Due to a blizzard in Brooklyn, my dad was born in an uncomplicated fashion at home, without a medical professional in attendance. He was the youngest of four children and grew up in a very small town in upstate New York. His mother shopped at the local co-op, and when they could afford it, they had raw milk from the local dairy. He also was not particularly privileged; his father was a brick mason, and his mother was a nurse.

Neither one of my parents needed orthodontic intervention, and grew up with perfectly straight teeth. Neither needed glasses until they were in college. Their parents did not need these things, either.

My mother, however, was not allowed in the kitchen, so she did not know how to cook. A couple years before having me (her first child), she was diagnosed with Graves' Disease (which is ironic because Graves was her maiden name) -- autoimmune hyperthyroidism. She took antithyroid medicine for some period of time before I was conceived.

She had an uncomplicated pregnancy. When the time came, she had a four-day long prodromal labor.  She was turned away from the hospital multiple times before she was admitted. After being in labor for so long, she was given narcotics, and I was delivered by forceps. Unlike many babies in the 1970's, I was fortunate to be breastfed for the first year of my life. She claims that I immediately slept through the night. Maybe that's true (uh, narcotics!), but my parents are deep sleepers, so I doubt the reality of that claim.

There were a lot of Cheerios in my infancy, starting around six months, and continuing well through high school. We were purists and did not put sugar on them. My mom didn't "do" baby food. She had a baby food grinder and took it with her everywhere. To all the restaurants, I mean. She didn't cook -- so that meant we ate out several times per week. McDonald's was a treat; typically we went to sit-down restaurants. I had favorites at each restaurant and never deviated in my order. Paisan's (an Italian restaurant on Colfax) was the wide spaghetti with meatballs. Village Inn was the barbecue, bacon and cheese chicken sandwich with fries for lunch or dinner, french toast and hot cocoa for breakfast. La Bola was the chicken chimichanga. There was a Domino's Pizza around the corner from our house, so we had plenty pizza.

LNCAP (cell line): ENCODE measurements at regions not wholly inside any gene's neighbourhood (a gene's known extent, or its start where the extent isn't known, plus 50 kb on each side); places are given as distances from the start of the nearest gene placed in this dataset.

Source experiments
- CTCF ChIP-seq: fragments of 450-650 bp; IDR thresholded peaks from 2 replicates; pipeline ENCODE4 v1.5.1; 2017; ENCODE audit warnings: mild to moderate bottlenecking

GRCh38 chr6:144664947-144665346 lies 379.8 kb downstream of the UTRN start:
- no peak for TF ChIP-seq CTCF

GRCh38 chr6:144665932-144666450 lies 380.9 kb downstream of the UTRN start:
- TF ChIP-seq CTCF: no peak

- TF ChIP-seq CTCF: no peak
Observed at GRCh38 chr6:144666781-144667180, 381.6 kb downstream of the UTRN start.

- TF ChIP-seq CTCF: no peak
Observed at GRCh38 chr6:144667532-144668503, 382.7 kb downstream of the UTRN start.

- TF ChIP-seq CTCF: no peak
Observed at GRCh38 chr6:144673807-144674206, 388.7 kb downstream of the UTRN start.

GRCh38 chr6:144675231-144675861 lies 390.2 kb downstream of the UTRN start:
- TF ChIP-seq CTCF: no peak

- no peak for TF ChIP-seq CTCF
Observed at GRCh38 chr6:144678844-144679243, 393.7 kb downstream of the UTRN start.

At home, our fare was pretty simple. I remember really liking braunschweiger sandwiches on white bread with mayonnaise.  I would not eat whole wheat bread. No way. My mom always bought a loaf of Roman Meal bread for herself -- that's what she had eaten growing up. Another regular meal was tuna fish tacos, which was simply canned tuna with melted cheddar cheese made in the microwave. My mom made spaghetti with meat sauce quite often, which I detested (those noodles were terrible compared to that freshly-made pasta at Paisan's). A favorite meal was Fettucine Alfredo, made from a mix. My parents would kick it up a notch by adding shrimp (which my sister would hoard before passing the bowl to the next person at the table). We ate very little in terms of vegetables. Dad hated them.

I loved to "cook" as a child. When I say "cook" I really mean "bake." I was about seven or eight years old when I made my way around the kitchen. My favorite thing to make was a brownie recipe out of my mother's USDA cookbook. It called for shortening. We went through that stuff like gangbusters, because I made those brownies all the time. Maybe once a week.

I remember feeling pretty sad for my friends, because their parents seemed overly concerned with making them eat "healthy food." I remember walking to the bus stop with a friend who had to pack her own lunch (she was one of three kids at the time), and her mom had strict rules that she have a fruit or vegetable in her lunch box. I don't remember any rules like that for me -- and most of the time I did not pack a lunch, unless Spooky Spaghetti was on the menu (I swear one time mine had a maggot in it). I liked many of the school lunches, and I particularly liked the chocolate milk (If you don't want your milk, I'll drink it for you).

We didn't have candy around the house. And we very rarely had pre-made cookies or desserts in the house. The only sugary cereal we ever had were Golden Grahams, and those were an occasional treat. There was no alcohol, either, and my parents, at that time, did not drink. They were teetotalers; their fathers had both been alcoholics.

We didn't play outside much; I grew up in a house with a small yard near a busy one-way street, surrounded by rentals. We watched a lot of television. Many of my friends' television time was limited.

I was in ballet class until I was about eight years old. It was not too long before I noticed I looked different than the other girls. I remember the dance teacher complaining that I would not suck in my "tummy."

In first grade, I got glasses. I was the only kid with glasses, until junior high, when I had a quick relationship with the other kid with glasses.

When my teeth came in, I was missing a central lower incisor.  I never did get lower wisdom teeth.

I sucked my thumb until I was eight, so we always blamed my giant overbite on that.

I was the first girl to get breasts in the fifth grade. I remember being singled out during P.E. that year, being told that I was overweight. I probably went home and made a pan of brownies after school that day.

My sister was always thin. She still is. She ate all the shrimp. I ate all the brownies.

Genetics, my arse.